Frequently I meet with small business owners who own companies that have become so burdened with debt that I describe the corporation as being “toxic.” Even if business improves and cash flow increases, the corporate entity is so weighted down by bank liens, court judgments, and tax debt, it can never recover. The business may have a bright future, but the corporate debt is simply too much.
So, what should a business owner do in this event? In a word, reincorporate.
Incorporating a new business has many advantages. First, the new company is not subject to the bank and IRS liens that exist on the former company. A frequent problem of the small business debtor is that you cannot build wealth if everything you accumulate–cash, equipment, accounts receivable–is subject to a pre-existing lien. Even worse, if you attempt to sell or transfer the assets of the old company, the bank may cry foul and accuse the business owner of tampering with their lien and object to the business owner’s bankruptcy discharge. After all, what good is a lien if it does not prevent the owner from transferring the asset? Violating a bank’s lien in business assets is considered fraud, and it is a common basis for denying a bankruptcy discharge to a small business debtor.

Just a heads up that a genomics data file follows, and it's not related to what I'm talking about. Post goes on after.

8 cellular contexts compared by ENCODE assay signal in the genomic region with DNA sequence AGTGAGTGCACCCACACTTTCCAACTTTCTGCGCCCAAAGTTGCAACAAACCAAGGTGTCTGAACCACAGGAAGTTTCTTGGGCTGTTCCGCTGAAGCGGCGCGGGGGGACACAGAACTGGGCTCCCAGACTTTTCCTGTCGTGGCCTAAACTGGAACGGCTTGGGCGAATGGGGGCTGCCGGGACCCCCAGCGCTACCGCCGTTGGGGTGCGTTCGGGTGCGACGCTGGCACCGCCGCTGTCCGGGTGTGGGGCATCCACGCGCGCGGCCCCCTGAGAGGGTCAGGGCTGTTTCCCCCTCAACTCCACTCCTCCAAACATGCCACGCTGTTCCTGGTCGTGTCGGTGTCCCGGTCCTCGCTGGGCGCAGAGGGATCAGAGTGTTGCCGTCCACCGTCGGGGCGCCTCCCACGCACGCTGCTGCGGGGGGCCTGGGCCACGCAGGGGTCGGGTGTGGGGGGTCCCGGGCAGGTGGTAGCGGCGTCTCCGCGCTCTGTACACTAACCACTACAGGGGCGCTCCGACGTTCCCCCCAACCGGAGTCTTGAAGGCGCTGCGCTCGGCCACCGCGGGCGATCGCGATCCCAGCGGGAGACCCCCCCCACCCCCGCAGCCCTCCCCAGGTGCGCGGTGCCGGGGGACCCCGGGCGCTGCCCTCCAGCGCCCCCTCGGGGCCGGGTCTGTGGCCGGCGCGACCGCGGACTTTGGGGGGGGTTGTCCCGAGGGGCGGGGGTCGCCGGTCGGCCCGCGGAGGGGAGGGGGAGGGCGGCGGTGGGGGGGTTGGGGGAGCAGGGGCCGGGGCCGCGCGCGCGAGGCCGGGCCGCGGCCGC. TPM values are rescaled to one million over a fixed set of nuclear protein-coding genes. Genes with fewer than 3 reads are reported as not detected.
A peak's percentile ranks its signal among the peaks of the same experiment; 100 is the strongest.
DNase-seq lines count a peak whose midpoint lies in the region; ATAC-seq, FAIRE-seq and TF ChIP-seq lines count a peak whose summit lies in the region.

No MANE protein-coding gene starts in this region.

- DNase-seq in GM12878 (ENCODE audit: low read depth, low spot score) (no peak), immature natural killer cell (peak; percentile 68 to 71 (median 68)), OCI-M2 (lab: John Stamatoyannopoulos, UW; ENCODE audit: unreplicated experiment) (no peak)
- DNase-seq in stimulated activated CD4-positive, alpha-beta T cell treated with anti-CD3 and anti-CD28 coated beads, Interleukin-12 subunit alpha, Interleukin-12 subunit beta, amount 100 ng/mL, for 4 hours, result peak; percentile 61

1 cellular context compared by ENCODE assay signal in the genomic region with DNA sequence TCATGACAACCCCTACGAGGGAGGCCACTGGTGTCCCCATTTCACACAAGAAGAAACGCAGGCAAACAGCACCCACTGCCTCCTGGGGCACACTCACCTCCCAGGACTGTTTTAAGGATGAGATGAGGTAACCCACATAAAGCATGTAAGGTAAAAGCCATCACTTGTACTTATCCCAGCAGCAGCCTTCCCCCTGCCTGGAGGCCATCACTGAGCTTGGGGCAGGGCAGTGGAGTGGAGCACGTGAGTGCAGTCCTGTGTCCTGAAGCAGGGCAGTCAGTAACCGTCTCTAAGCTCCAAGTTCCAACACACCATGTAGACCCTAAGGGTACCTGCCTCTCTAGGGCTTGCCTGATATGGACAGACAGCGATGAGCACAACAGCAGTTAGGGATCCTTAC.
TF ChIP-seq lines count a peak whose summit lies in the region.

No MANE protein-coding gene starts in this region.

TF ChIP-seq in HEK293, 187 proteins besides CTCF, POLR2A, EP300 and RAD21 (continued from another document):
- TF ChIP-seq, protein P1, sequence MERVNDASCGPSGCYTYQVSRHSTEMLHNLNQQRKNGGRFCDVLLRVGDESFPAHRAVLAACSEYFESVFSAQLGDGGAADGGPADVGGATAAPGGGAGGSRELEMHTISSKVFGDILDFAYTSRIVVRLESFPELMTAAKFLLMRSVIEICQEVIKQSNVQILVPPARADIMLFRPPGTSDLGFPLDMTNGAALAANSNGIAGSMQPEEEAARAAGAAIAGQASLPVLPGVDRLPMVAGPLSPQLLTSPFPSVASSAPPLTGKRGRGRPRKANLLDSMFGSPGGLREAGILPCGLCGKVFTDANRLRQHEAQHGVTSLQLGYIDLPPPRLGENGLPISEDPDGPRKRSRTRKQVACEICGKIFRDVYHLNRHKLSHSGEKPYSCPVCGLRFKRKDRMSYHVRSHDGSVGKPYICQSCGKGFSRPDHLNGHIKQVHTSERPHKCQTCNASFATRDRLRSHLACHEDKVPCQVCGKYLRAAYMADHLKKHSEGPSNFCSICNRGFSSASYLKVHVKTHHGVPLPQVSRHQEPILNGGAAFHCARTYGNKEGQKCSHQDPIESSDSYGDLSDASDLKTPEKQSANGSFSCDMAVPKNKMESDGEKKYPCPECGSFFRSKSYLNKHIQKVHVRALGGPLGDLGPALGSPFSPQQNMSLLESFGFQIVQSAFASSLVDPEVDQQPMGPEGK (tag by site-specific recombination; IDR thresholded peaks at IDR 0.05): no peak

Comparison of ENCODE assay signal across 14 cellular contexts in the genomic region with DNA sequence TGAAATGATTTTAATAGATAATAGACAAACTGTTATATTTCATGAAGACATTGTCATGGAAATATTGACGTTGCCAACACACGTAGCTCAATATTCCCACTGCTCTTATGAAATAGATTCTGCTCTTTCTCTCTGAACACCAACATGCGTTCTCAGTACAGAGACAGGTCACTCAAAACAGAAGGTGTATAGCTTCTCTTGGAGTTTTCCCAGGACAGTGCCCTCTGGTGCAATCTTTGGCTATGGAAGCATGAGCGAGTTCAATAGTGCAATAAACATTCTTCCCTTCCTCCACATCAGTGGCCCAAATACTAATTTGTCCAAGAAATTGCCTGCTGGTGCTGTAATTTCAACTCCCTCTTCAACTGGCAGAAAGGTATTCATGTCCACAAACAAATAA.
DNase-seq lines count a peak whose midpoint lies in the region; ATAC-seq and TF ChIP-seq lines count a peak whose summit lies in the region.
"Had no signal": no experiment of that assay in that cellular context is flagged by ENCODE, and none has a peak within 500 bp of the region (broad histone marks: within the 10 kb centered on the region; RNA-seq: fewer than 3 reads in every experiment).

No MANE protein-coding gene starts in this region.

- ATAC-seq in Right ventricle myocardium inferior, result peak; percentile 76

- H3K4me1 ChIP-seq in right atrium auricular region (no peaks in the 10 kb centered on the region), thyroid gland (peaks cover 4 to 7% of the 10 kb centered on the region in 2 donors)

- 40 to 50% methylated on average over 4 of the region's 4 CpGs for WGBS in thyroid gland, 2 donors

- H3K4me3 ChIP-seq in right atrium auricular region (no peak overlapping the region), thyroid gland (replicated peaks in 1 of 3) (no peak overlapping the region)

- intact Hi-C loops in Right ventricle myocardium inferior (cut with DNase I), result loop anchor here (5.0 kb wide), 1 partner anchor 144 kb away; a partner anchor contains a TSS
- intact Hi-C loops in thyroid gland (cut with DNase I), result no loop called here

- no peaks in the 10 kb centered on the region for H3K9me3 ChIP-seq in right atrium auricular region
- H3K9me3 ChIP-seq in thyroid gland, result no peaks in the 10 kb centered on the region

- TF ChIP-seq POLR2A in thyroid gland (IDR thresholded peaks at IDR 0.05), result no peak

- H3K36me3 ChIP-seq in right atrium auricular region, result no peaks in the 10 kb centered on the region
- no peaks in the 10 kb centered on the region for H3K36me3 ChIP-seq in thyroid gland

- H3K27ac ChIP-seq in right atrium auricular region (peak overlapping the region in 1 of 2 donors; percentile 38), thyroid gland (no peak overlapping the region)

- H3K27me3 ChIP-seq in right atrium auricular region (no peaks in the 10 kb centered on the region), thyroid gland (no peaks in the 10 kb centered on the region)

What the business owner cannot do is to simply transfer all the assets of the old company to the new company without consideration. That is, if assets from the old company are transferred to the new company, the old company must receive compensation for equal value. As a general rule, it is best if no assets of the old company are transferred to the new company. Start the new company with new assets. There should be a clear “line in the sand” between the old and new companies. If assets of the old company are mixed with assets of the new company, creditors will claim that the new company is nothing but a continuation of the old company under a new name, and the courts will impose the old company’s liens and debts on the new company.
Discarding the old “toxic” company and incorporating a new entity to carry on a similar business is complex. The small business owner should work carefully with legal counsel to ensure that the old company’s liens and debt problems do not contaminate the new company.